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Math Help - derivative of y with respect to (1-x)

  1. #1
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    derivative of y with respect to (1-x)

    I need help with differentiation.
    I don't quite understand what is derivative of y with respect to some function. Yes x is also a function but let me show the example.
    if y = x^2 + 2, what is derivative of y with respect to (1-x) ?
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  2. #2
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    Question

    I've never heard of such a thing. Are you perhaps supposed to do some sort of substitution, like "u = 1 - x"? So then x = 1 - u, and x^2 + 2 = u^2 - 2u + 3? And then you differentiate with respect to u, and then maybe back-substitute?

    I'm just guessing....
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  3. #3
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    Quote Originally Posted by tabularasa View Post
    I need help with differentiation.
    I don't quite understand what is derivative of y with respect to some function. Yes x is also a function but let me show the example.
    if y = x^2 + 2, what is derivative of y with respect to (1-x) ?
    You can differentiate any (differentiable) function with respect to any other (differentiable) function. Let f(x) and g(x) be differentiable functions of x. By the chain rule, \frac{df}{dg}= \frac{df}{dx}\frac{dx}{dg} = \frac{df}{dx}\frac{1}{\frac{dg}{dx}}= \frac{\frac{df}{dx}}{\frac{dg}{dx}}.

    Here f(x)= x^2+ 2 and g(x)= 1- x. \frac{df}{dx}= 2x and \frac{dg}{dx}= -1 so \frac{d(x^2+2)}{d(1-x)}= \frac{df}{dg}= \frac{2x}{-1}= -2x.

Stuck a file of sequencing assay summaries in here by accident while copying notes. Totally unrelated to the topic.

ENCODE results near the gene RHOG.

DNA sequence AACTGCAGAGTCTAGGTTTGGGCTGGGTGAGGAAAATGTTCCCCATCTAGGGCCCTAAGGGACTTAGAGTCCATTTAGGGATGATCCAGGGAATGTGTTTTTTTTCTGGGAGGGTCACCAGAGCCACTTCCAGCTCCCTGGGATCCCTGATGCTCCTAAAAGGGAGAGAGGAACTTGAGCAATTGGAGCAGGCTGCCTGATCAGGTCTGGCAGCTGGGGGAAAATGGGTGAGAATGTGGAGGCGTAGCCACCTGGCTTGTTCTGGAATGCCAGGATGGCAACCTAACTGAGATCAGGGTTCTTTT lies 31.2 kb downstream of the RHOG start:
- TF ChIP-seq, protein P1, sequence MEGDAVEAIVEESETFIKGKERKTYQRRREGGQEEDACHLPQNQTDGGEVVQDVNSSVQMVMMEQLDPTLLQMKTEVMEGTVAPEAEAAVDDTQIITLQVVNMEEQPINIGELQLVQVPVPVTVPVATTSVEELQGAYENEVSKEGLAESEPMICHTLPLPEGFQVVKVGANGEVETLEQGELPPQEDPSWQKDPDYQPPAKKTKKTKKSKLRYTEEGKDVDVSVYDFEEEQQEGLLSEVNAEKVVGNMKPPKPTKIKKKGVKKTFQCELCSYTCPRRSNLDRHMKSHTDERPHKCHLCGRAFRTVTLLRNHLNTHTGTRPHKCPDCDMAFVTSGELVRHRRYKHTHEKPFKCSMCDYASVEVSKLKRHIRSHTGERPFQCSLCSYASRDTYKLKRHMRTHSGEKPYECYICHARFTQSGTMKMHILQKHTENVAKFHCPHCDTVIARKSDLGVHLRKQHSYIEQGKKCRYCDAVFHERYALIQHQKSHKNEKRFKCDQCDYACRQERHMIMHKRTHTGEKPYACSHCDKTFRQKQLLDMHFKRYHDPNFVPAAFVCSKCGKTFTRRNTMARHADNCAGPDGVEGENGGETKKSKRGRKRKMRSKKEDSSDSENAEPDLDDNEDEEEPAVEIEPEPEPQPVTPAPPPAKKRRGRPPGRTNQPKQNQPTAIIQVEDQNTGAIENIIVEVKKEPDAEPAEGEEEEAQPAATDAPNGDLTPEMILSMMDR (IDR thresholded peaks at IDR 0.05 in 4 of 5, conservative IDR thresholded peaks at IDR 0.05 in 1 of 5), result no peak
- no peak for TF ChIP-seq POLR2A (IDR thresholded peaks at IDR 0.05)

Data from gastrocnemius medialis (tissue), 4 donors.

The derivative of f with respect to g essentially tells how fast f is increasing or decreasing compared to how fast g is.
    Last edited by HallsofIvy; November 12th 2009 at 04:24 AM.
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  4. #4
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    Exactly! Thanks.

    I substitute and back subsitute.

    \frac{d}{d(x-1)} y
    y = x^2+1

    and then substituting:
    u = x-1, x=1+u

    and with chain rule I get:
    \frac{d}{du} (u+1)^2+1 = D((u+1)^2) \times D(u+1) = 2(u+1)\times1

    back substitute x:
    2(1-x)+1) = 2-4x

    Thanks but hmm...you get -2x ?
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  5. #5
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    In your original post you said you were differentiating with respect to 1-x. In your last post you used x- 1. Did you change problems?
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  6. #6
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    Quote Originally Posted by HallsofIvy View Post
    In your original post you said you were differentiating with respect to 1-x. In your last post you used x- 1. Did you change problems?
    Oh, damn. Original 1-x is right question. I update my equations. Thanks!
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  7. #7
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    EQUATION UPDATED. My mistake earlier.

    I substitute and back subsitute.

    \frac{d}{d(1-x)} y
    y = x^2+1

    and then substituting:
    u = 1-x, x=1-u

    and with chain rule I get:
    \frac{d}{du} (1-u)^2+1 = D((1-u)^2) \times D(1-u) = 2(1-u)\times1

    back substitute x:
    2(1-1-x) = -2x


    HallsofIvy, your example is much more faster, I have to study that.

    Thank you guys!!
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